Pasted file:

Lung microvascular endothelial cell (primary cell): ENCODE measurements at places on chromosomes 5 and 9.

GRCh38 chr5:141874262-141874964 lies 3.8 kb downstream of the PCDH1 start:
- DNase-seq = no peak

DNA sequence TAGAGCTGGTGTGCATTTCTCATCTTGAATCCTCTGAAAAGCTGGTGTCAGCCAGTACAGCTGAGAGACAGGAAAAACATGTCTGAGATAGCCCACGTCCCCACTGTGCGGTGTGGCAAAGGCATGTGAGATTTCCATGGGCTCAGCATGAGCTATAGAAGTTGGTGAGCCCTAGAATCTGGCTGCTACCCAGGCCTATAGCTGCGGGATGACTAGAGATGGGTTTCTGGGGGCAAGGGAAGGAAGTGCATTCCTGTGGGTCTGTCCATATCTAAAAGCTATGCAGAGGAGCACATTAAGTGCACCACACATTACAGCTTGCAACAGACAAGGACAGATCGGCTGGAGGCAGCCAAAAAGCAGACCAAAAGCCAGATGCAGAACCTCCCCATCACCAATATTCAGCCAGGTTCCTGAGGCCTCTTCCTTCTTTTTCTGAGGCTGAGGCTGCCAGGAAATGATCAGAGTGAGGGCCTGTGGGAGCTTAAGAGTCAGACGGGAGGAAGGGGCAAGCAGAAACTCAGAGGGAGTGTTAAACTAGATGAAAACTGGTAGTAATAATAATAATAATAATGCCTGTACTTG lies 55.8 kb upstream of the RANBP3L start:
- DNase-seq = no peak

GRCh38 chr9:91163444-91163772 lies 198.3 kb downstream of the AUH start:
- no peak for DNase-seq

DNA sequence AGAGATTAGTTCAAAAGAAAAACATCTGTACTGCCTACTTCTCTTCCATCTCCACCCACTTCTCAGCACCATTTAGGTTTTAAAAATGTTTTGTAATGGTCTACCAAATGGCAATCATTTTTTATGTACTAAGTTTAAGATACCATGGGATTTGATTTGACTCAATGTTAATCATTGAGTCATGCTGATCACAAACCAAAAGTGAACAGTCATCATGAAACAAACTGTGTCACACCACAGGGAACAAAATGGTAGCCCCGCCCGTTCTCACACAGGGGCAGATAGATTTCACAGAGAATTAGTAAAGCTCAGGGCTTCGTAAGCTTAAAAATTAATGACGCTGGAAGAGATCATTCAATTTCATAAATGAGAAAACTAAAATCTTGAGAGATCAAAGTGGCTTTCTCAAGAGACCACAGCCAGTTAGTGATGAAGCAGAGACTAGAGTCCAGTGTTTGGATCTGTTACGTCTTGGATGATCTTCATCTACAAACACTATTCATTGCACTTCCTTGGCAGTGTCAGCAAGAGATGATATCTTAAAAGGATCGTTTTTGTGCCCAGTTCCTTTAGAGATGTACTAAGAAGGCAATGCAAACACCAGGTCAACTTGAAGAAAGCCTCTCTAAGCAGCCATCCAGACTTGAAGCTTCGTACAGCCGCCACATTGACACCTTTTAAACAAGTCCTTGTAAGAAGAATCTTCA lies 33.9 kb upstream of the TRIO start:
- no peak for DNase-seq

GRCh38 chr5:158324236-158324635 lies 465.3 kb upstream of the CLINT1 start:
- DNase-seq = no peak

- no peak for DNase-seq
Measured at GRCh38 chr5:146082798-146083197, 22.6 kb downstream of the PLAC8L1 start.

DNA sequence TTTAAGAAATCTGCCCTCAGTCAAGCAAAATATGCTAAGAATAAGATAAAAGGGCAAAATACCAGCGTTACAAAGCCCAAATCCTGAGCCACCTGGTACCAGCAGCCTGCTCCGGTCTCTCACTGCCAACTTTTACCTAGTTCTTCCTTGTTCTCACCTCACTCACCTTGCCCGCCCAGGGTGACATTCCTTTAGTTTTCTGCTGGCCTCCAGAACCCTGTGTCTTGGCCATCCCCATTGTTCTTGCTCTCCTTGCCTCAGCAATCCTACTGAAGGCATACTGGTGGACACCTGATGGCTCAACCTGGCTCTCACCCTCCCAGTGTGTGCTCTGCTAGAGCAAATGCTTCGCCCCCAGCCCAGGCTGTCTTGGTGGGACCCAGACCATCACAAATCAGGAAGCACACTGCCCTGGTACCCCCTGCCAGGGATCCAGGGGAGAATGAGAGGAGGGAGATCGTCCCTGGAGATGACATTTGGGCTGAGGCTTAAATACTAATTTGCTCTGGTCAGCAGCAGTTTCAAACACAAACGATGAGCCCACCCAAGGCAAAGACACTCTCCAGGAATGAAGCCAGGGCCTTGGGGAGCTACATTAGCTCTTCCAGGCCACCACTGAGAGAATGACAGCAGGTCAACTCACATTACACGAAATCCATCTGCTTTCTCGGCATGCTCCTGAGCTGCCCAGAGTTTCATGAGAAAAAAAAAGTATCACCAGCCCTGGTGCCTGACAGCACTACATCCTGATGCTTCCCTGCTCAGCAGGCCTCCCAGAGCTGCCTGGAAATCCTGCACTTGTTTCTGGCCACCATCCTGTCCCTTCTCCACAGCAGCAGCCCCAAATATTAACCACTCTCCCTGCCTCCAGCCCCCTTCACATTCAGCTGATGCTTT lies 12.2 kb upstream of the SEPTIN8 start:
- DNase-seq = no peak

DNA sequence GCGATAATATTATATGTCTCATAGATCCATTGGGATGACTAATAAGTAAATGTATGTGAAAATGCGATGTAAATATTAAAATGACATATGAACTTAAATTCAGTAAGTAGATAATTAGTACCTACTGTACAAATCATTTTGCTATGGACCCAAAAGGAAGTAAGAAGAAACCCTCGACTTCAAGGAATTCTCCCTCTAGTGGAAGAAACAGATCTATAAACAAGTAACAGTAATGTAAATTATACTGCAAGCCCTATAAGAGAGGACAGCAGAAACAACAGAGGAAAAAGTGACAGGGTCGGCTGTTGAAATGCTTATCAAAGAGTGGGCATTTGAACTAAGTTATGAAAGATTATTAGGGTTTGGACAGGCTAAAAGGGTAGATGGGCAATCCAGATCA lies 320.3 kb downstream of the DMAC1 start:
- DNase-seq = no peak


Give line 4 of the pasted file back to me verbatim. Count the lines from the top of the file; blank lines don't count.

DNA sequence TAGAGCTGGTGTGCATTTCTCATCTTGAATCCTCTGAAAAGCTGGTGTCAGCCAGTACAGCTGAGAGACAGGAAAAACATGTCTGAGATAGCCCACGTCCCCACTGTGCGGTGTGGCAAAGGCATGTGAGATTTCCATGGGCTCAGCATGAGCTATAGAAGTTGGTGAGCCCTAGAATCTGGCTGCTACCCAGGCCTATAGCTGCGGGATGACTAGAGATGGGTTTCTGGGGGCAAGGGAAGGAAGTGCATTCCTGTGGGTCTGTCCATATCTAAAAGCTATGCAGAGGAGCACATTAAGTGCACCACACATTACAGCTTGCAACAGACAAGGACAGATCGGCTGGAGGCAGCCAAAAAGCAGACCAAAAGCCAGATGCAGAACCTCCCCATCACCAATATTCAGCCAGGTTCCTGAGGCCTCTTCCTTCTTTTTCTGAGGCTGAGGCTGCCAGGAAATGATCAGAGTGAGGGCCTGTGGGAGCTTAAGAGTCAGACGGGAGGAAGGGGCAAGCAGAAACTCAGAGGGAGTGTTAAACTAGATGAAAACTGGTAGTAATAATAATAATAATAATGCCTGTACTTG lies 55.8 kb upstream of the RANBP3L start: